Extract: The 24th Hour by James Patterson

When a celebration becomes a crime scene, the Women's Murder Club must investigate. But how do you fight a court case when the victim's memory can't be trusted? And can Detective Lindsay Boxer outsmart a high-society killer, or will tragedy strike at The 24th Hour?

The hardback edition of The 24th Hour by James Patterson is shown in front of a fiery background image.

Chapter One

I WAS LATE getting back from the men’s jail in San Bruno. I braked the squad car in front of the Hall of Justice, where my good friend Assistant District Attorney Yuki Castellano was waiting at the curb.

She got into the car and asked, “How’d it go?”

Yuki is a prosecutor. Interrogation is her thing.

I said, “An inmate called Brandt got word to me that he knew who shot Holly Fricke and wanted to make a deal. It should have been one-stop shopping, but I had to sign six forms, wait for a free room, wait some more for Brandt to be brought down . . .”

“And then?” Yuki asked.

“He’s a pathetic liar. I heard him out, laughed, and left. Anyway, sorry, Yuki. You called ahead?”

“Yep, yep, yep. Claire said don’t worry. She and Cindy are having fun. Said something about caviar.”

Yuki grinned into my sour expression.

“Did she tell you?” she asked.

I smiled for real. “Cindy? No. But I have confidential informants.”

Yuki laughed her high-pitched musical chortle.

“It’s going to be great,” she said.

“What part?”

“Allllll of it.”

I agreed. Cindy and my longtime friend and partner, Rich Conklin, had finally both committed at the same time to getting married. It was a bell ringer. The two of them had been living together, playing house, for several years, both in love, but still stuck on an obstacle. Cindy was building her dangerous, satisfying career and didn’t want to have children—yet. Richie was from a big family, and to him children had to happen. The obstacle had somehow been sidelined. But Cindy was keeping the details to herself. Besides, today’s celebration was for Claire.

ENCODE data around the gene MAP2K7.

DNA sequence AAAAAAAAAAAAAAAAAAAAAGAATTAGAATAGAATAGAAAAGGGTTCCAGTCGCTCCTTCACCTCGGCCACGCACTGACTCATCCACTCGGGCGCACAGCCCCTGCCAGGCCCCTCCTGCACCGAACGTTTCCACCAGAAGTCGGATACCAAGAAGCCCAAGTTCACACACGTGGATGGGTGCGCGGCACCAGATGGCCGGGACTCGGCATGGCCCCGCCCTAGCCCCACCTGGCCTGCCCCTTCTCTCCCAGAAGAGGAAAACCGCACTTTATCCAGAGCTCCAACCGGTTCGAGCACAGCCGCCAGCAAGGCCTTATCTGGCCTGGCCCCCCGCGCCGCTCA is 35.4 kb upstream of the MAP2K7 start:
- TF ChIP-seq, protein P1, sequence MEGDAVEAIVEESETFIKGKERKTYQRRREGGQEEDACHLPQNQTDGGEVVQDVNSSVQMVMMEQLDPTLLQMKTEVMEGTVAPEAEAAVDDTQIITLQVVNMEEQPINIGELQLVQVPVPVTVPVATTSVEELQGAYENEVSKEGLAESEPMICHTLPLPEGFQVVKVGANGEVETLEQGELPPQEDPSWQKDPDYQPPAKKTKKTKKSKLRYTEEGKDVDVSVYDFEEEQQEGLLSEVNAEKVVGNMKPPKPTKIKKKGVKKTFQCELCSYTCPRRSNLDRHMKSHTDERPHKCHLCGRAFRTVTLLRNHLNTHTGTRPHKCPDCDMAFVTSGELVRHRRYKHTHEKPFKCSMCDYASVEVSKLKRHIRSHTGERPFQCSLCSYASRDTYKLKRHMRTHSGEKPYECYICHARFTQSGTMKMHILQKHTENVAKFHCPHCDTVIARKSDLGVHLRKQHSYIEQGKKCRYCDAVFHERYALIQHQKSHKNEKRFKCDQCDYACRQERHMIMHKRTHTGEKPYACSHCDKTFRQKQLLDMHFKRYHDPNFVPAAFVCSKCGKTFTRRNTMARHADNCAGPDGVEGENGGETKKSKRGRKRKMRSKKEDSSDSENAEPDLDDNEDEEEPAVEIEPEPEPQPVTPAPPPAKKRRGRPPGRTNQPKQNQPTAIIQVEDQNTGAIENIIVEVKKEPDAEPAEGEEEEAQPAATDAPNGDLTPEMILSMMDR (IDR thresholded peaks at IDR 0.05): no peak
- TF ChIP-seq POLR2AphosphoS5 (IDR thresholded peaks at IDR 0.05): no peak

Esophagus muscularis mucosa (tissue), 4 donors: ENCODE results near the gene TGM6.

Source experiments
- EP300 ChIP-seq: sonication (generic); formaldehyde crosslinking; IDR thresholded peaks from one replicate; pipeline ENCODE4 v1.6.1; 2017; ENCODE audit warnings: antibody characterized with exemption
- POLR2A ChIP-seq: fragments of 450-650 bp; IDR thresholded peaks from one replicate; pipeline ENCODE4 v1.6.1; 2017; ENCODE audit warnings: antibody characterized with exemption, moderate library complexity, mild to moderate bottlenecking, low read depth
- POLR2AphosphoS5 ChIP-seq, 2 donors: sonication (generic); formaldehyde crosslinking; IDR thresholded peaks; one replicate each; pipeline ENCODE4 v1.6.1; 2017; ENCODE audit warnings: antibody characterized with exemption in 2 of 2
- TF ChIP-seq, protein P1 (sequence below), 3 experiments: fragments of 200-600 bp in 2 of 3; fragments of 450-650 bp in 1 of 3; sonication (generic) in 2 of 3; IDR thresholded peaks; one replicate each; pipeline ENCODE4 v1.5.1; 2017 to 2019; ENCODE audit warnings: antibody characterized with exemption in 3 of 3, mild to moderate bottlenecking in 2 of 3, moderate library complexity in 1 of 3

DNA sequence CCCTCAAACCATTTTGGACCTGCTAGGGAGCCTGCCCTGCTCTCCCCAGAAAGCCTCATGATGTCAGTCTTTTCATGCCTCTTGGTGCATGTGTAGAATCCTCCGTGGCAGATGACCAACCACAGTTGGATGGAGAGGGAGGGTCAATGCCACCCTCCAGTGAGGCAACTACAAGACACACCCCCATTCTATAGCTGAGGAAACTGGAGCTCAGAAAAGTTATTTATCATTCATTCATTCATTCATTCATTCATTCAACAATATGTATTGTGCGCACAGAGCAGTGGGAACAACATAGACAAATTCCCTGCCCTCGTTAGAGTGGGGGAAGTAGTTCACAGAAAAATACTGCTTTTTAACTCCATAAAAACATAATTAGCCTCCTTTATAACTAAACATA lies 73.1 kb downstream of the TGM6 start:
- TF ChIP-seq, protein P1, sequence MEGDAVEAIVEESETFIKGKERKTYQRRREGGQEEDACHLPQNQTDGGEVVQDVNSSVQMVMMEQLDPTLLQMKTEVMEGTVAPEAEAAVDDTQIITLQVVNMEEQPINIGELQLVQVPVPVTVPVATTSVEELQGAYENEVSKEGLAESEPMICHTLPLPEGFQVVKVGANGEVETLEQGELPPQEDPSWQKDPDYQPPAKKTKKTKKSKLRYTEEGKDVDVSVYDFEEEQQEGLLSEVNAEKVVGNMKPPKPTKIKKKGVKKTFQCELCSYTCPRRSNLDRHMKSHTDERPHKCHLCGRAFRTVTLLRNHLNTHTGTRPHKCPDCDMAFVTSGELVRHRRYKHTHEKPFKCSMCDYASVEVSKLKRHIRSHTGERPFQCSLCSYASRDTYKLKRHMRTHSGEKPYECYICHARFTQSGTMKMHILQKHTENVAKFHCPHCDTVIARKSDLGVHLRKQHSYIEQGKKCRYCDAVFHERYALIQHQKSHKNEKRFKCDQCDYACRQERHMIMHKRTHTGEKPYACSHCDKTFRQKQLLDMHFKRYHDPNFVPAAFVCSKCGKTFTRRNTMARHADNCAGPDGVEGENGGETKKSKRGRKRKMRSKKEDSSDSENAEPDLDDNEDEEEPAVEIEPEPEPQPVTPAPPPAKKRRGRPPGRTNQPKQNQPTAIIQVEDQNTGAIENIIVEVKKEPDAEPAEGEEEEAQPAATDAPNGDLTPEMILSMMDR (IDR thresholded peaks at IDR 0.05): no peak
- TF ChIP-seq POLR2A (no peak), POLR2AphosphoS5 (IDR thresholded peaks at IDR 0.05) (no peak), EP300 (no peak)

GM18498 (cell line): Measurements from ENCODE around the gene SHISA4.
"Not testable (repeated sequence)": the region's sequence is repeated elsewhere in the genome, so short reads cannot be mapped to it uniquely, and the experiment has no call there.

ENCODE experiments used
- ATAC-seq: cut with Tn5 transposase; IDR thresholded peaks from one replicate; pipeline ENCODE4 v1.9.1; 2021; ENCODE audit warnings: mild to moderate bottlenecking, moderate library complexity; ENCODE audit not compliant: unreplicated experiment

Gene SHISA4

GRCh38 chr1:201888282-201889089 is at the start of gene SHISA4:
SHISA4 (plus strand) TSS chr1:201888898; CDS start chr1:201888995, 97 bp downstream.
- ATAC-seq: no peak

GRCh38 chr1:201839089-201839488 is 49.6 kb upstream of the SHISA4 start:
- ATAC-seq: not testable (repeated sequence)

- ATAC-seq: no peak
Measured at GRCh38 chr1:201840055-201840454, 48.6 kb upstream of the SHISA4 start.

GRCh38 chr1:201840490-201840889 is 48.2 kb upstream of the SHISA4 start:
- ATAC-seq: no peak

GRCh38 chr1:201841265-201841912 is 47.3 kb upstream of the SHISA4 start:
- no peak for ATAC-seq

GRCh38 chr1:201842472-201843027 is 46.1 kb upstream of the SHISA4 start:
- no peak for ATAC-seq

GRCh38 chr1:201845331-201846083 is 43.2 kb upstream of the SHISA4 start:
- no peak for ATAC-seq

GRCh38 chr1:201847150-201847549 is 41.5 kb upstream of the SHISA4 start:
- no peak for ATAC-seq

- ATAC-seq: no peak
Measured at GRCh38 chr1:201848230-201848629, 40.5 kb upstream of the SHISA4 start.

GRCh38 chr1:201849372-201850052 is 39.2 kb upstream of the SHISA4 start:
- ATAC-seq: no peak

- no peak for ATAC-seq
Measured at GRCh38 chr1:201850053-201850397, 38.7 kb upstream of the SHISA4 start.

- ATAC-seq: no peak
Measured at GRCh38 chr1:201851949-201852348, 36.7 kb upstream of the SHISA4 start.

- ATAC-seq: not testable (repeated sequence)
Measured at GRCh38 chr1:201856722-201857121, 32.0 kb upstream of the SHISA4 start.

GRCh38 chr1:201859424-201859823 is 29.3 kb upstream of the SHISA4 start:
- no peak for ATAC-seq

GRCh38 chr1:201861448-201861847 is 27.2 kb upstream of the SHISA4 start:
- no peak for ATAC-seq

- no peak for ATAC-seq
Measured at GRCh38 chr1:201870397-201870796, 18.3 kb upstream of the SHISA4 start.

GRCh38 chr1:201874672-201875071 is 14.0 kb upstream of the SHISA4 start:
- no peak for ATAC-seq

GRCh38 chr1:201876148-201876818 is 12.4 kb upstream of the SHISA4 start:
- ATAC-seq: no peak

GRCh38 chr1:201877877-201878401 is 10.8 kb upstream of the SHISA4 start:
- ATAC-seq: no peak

Cindy, Yuki, and I had saved up for Claire’s birthday, and today was the day.

Yuki was perfectly dressed in a pencil skirt and a blazer over a silk blouse just right for Xe Sogni, the hottest and most expensive place to eat in the entire Bay Area.

I hadn’t had time to change out of my everyday Homicide detective gear: blue pants, button-down shirt, blue blazer, badge on a chain around my neck. I freed my lapel from the shoulder belt and tipped the rearview mirror toward me.

“You look fine,” Yuki said.

I said, “Well, hair and makeup didn’t show up this morning.”

“It’s just lunch. Okay?” she said.

“This time with a cake and candles.”

We both laughed and I turned my mind to Claire. I wanted her to have a birthday she would remember for years. If we got there this year.

As I sweated the noontime rush, traffic slowed even more. Horns blew. I was tempted to hit my lights and sirens, but instead, I pounded the wheel with my palms. “Come onnn.”

Yuki looked at me like, Chill, Lindsay. And just then the traffic moved.

“And we’re off,” she said.

I floored it and five minutes later we saw the restaurant just up ahead, a plain brick building disguising a culinary gem. I pulled up to the curb and valets opened doors and whisked the squad car away.

The restaurant’s main room was dimly lit, banked on our right with an open kitchen, lined to our left with mahogany dining tables and large contemporary artwork. The air smelled indescribably delicious.

Yuki said, “The Women’s Murder Club is in the house.”

I followed her finger and saw Cindy and Claire sitting at a table for four near a spiral staircase. They were both grinning. Claire, dressed in navy-blue silk, had never looked happier. Yuki and I pulled out chairs and joined them. Waiters fussed. As Yuki predicted, we were in time for the caviar course presented with a curl of salmon in a scallop-shell dish.

God, this was good.

We were joking and roasting the birthday girl as the next course was served—then a woman screamed, loud enough to lift the roof.


Our waiter dropped a water glass. I grabbed his sleeve and showed him my badge.

“What’s up there?”

“Staff ch-ch-changing room.”

I got to my feet, knocking over my chair, and started up the corkscrew staircase. I took two steps at a time, and when I was halfway up, I heard a man shout, “You crazy bitch!”

I pulled my gun and, with my left hand on the railing, I raced to the top of the stairs.

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